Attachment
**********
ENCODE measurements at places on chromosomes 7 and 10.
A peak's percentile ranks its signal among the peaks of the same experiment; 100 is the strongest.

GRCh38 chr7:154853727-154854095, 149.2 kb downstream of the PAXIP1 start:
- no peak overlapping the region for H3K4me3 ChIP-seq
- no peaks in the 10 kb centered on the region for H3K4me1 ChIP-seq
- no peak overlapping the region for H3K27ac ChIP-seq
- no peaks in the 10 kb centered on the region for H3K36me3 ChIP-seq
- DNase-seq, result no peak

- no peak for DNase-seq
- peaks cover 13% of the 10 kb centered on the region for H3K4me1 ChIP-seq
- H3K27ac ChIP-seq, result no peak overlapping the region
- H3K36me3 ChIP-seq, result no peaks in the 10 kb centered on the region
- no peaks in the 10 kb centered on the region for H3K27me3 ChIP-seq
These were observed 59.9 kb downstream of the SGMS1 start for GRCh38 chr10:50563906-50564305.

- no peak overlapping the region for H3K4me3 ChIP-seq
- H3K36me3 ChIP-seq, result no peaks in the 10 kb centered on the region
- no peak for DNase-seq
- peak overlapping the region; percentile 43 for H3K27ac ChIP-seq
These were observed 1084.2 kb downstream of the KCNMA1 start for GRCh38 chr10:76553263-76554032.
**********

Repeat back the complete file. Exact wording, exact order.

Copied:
ENCODE measurements at places on chromosomes 7 and 10.
A peak's percentile ranks its signal among the peaks of the same experiment; 100 is the strongest.

GRCh38 chr7:154853727-154854095, 149.2 kb downstream of the PAXIP1 start:
- no peak overlapping the region for H3K4me3 ChIP-seq
- no peaks in the 10 kb centered on the region for H3K4me1 ChIP-seq
- no peak overlapping the region for H3K27ac ChIP-seq
- no peaks in the 10 kb centered on the region for H3K36me3 ChIP-seq
- DNase-seq, result no peak

- no peak for DNase-seq
- peaks cover 13% of the 10 kb centered on the region for H3K4me1 ChIP-seq
- H3K27ac ChIP-seq, result no peak overlapping the region
- H3K36me3 ChIP-seq, result no peaks in the 10 kb centered on the region
- no peaks in the 10 kb centered on the region for H3K27me3 ChIP-seq
These were observed 59.9 kb downstream of the SGMS1 start for GRCh38 chr10:50563906-50564305.

- no peak overlapping the region for H3K4me3 ChIP-seq
- H3K36me3 ChIP-seq, result no peaks in the 10 kb centered on the region
- no peak for DNase-seq
- peak overlapping the region; percentile 43 for H3K27ac ChIP-seq
These were observed 1084.2 kb downstream of the KCNMA1 start for GRCh38 chr10:76553263-76554032.